According to a New York Times report, witnesses described being suddenly thrown out of their seats and landing in piles in the center of the railcars as three cars near the front of the train derailed and jackknifed. The cause was not immediately clear. However, the news agency Interfax cited an unnamed official described as being close to the investigation saying that a truck had come loose from the undercarriage of a railcar near the front of the train, causing that car to come to a sudden stop, with some cars behind also derailing.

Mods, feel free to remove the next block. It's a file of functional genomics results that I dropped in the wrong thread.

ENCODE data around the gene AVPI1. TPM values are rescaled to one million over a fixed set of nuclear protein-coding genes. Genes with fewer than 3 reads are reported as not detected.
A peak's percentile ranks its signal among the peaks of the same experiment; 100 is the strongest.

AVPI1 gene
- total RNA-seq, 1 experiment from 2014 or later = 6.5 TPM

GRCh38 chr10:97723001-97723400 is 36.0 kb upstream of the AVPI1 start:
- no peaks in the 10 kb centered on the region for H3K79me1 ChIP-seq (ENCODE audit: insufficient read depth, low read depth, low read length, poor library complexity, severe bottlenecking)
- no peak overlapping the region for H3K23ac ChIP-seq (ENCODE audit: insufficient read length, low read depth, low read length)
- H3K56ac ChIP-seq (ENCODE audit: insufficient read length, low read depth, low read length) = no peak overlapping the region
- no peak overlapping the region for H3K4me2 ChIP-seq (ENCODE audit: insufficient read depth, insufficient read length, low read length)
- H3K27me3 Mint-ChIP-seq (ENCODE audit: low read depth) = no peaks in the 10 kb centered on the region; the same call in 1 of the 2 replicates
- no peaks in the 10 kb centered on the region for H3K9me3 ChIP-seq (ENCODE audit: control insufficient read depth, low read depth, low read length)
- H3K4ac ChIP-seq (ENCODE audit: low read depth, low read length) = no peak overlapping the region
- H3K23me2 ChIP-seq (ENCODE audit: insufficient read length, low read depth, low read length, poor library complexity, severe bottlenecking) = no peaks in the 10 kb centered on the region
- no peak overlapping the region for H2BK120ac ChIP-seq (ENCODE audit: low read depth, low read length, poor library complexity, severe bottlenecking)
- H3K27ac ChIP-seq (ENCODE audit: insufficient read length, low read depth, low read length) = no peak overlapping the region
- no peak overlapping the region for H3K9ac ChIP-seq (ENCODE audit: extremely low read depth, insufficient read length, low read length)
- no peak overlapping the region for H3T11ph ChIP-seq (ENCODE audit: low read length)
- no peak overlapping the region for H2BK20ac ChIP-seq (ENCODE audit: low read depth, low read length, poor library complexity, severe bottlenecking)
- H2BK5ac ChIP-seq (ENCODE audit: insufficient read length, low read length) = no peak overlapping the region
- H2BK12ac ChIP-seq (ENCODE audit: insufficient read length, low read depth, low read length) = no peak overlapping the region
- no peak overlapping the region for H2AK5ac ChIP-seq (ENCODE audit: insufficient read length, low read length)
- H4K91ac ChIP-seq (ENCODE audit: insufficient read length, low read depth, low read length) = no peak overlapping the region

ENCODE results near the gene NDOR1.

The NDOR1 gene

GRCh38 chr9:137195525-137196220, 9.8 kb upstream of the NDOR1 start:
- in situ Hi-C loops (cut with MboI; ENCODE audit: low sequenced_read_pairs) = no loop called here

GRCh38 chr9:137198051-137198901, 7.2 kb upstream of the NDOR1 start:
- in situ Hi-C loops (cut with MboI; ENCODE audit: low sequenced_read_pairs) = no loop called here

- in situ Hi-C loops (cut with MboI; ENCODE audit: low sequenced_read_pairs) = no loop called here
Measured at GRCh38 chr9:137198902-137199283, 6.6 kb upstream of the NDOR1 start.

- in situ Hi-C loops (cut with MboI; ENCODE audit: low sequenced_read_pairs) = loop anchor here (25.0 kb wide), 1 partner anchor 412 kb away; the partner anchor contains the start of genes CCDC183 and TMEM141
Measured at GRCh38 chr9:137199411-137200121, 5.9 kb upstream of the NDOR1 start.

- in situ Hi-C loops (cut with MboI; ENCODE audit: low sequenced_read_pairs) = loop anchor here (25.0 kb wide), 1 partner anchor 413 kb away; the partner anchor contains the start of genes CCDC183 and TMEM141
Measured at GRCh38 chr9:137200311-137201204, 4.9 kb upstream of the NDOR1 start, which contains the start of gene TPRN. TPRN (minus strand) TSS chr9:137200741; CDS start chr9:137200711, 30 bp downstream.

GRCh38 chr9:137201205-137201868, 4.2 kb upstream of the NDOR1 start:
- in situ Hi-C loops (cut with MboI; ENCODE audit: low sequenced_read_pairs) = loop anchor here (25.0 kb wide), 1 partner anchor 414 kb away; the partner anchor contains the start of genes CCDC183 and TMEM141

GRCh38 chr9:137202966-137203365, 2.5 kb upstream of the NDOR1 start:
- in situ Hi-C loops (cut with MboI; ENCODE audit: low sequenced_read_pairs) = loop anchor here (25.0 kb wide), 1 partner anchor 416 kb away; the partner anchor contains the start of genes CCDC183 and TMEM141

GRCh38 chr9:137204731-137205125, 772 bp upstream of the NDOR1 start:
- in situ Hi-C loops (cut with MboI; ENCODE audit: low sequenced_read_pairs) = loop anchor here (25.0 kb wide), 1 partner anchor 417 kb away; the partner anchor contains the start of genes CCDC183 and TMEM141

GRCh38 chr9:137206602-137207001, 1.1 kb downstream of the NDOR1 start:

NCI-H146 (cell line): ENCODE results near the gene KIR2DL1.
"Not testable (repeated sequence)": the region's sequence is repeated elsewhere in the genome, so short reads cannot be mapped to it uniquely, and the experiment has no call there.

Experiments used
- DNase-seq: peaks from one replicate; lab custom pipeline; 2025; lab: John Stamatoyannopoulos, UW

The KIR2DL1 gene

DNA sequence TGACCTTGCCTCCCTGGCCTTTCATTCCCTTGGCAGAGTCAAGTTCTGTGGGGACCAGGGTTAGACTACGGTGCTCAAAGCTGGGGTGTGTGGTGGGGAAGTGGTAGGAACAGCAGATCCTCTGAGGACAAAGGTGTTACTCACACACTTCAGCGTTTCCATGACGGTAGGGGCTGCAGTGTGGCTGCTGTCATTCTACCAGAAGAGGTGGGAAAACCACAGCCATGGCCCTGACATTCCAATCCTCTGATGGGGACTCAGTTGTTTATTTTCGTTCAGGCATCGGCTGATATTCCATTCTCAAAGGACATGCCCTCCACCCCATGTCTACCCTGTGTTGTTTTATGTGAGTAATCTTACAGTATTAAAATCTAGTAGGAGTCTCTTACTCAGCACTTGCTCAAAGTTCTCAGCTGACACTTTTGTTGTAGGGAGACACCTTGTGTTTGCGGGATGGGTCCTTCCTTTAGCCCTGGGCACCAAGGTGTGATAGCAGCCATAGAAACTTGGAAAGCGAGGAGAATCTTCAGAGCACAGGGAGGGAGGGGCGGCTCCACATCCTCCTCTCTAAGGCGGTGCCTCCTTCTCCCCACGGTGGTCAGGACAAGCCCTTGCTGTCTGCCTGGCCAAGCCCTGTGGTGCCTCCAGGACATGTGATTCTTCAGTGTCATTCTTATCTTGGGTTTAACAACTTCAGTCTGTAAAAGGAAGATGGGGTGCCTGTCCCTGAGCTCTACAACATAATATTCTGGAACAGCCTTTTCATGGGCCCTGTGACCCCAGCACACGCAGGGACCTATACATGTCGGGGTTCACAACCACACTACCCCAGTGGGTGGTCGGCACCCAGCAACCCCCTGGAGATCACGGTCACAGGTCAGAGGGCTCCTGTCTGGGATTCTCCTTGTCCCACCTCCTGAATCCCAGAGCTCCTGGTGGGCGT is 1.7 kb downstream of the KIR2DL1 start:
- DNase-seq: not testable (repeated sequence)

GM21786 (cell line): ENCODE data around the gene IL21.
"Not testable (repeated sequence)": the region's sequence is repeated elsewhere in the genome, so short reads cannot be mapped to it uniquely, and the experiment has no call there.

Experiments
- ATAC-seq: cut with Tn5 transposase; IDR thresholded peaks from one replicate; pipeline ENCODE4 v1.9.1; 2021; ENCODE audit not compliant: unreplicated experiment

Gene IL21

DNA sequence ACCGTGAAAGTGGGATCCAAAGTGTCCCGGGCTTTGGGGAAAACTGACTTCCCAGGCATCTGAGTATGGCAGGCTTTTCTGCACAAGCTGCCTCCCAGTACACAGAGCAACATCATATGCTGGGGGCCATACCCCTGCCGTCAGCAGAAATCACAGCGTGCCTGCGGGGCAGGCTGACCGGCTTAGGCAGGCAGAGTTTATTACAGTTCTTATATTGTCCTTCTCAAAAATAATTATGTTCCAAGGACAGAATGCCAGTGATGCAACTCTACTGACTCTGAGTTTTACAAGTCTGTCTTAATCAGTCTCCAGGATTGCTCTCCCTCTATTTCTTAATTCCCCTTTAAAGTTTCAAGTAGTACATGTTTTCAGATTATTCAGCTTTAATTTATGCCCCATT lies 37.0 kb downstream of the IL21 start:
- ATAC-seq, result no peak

The derailment closed the Moscow metro’s heavily traveled Arbat-Pokrovsky line, which bisects the center of the city. Authorities said it would take at least 24 hours to clear the debris and restore service.
An unidentified passenger described a “sudden braking, the lights went out, sparks, and heavy smoke. Everybody was thrown to one side.” Firefighters reached the wreck within minutes. At street level, rescue personnel evacuated some of the injured in helicopters to avoid morning rush-hour traffic jams.
The accident was the worst loss of life in Moscow’s metro system since 2010, when twin suicide bombings carried out by female terrorists from the region of Dagestan killed 39 people during a morning rush hour. Terrorism has been ruled out as the cause of this accident.